HARARE (Reuters) – A newly established Zimbabwean company has started making cigars for export, aiming to take on established players while developing a culture of cigar smoking at home.
A worker hand rolls cigars at the premises of Zimbabwean company Mosi-Oa-Tunya Cigars, in Harare, Zimbabwe, June 12, 2020. Picture taken June 12, 2020. REUTERS/Philimon Bulawayo
Mosi-Oa-Tunya, the local name for Victoria Falls which means “the smoke that thunders”, is the first firm to make cigars in the southern African nation whose economic troubles have been compounded by the new coronavius pandemic.
After living and working in the United States for 15 years, Shep Mafundikwa returned home last year to set up Mosi-Oa-Tunya.
Since March, an all-women staff has been undergoing on-the-job training in the art of rolling cigars by hand, with each worker producing 256 cigars a day.
“We have solid interest right now from Romania and from Vietnam and we have inquiries from Dubai,” Mafundikwa told Reuters at the company’s factory in Harare.
“We have people waiting, customers waiting to have the cigars in hand,” he said, adding that exports would start once restrictions caused by the coronavirus outbreak are eased.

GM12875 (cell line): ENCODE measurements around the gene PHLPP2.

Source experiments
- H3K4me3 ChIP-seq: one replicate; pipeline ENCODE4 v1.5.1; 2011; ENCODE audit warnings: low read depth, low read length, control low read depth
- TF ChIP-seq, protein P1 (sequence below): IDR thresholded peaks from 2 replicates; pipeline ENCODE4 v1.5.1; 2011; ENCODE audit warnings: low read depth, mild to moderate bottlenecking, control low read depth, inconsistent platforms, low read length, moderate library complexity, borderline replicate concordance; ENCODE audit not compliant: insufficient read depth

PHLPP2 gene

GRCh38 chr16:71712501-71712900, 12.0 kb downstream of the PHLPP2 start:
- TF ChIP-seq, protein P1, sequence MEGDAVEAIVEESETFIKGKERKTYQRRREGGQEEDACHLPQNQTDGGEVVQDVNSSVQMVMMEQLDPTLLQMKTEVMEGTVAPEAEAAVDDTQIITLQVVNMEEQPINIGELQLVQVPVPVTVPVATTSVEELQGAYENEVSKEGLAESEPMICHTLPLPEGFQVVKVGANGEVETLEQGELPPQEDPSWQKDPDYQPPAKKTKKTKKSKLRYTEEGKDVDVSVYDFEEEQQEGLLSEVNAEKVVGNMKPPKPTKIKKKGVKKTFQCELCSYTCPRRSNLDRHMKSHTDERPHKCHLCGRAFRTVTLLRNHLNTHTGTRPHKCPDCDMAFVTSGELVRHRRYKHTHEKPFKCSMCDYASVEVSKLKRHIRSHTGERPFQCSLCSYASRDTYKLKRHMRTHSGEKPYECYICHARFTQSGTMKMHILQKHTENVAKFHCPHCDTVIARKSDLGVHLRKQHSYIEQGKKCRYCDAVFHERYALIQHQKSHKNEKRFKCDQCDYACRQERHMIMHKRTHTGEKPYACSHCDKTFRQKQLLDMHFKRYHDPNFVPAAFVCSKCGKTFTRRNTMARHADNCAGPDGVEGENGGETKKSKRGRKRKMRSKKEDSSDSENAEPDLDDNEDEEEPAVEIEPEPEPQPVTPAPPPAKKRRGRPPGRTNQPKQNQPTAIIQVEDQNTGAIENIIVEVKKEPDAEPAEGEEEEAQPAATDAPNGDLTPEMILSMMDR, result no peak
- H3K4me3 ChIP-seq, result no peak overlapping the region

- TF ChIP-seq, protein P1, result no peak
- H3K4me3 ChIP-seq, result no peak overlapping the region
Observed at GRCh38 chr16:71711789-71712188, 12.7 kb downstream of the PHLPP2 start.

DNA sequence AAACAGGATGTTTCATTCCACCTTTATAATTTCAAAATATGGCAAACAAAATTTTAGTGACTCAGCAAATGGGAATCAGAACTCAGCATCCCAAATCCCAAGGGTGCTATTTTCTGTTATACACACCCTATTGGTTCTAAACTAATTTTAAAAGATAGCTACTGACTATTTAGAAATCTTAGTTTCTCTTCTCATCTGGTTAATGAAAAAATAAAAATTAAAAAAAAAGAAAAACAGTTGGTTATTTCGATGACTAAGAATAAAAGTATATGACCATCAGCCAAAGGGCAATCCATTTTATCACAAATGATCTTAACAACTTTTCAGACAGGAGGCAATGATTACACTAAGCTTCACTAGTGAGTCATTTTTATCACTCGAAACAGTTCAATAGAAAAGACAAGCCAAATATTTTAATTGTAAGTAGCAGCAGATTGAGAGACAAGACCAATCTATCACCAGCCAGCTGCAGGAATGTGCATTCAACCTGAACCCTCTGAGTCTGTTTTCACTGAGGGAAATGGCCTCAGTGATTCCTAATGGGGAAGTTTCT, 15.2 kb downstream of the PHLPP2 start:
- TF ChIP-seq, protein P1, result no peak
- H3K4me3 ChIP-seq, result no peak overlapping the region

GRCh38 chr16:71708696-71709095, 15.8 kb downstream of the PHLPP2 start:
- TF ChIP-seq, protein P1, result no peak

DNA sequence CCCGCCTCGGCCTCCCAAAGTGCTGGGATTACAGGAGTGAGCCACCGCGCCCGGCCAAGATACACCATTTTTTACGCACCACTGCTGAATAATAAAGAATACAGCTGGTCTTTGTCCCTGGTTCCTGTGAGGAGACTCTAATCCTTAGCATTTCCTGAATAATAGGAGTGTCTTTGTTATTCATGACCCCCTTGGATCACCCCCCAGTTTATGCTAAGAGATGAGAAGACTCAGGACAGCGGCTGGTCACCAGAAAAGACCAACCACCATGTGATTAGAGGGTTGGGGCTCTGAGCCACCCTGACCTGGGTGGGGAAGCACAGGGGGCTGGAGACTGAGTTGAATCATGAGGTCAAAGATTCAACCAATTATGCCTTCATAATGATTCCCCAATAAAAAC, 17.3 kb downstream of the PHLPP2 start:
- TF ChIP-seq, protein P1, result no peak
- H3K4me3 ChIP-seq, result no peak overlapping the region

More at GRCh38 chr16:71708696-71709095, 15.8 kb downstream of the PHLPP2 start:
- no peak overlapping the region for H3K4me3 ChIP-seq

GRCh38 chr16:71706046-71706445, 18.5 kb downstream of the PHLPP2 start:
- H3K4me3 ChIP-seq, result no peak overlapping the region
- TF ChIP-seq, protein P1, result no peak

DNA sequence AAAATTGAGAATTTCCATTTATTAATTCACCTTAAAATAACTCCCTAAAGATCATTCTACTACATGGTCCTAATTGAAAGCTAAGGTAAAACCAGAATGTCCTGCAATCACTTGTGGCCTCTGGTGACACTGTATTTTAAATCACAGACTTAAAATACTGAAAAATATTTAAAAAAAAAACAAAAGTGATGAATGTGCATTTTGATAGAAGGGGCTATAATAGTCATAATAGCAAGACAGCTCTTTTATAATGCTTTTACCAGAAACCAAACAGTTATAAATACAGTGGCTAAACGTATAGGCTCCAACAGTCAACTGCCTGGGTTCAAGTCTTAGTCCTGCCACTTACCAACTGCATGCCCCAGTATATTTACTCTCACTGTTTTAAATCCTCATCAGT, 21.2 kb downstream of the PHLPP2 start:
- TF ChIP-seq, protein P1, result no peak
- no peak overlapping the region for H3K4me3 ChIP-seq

Zimbabwe is famed for its tobacco, which is exported mainly to China and Europe and is used as a flavouring by global cigarette makers. For Mafundikwa, that was the starting point.
“You know Zimbabwe is well known for its high quality tobacco, so that gave me an idea to manufacture cigars.”
Motsi-Oa-Tunya will have to compete against another new southern African manufacturer, Bongani Cigars, which launched last year seeking to crack the luxury cigar market.
Mafundikwa has recruited Elias Lopez as head of production and training. The 52-year-old from Dominican Republic has worked for cigar makers Arturo Fuente and Davidoff.
In between puffing on a cigar, Lopez expertly rolls tobacco leaves into cigars that he says will compete with the best in the world, like Habanos and Montecristo that are made in Cuba.
Mafundikwa wants to develop a cigar market locally by making affordable brands, although economic conditions present an additional challenge: inflation is rampant and unemployment has topped 80%.
“Traditionally I’m a cigarette smoker, but I decided to take this on a trial basis and I’m surprisingly enjoying it,” Roy Ndudzo, a farmer, said while smoking Mosi-Oa-Tunya cigars with friends over bottles of wine at his house.
Reporting by MacDonald Dzirutwe; Editing by Mike Collett-White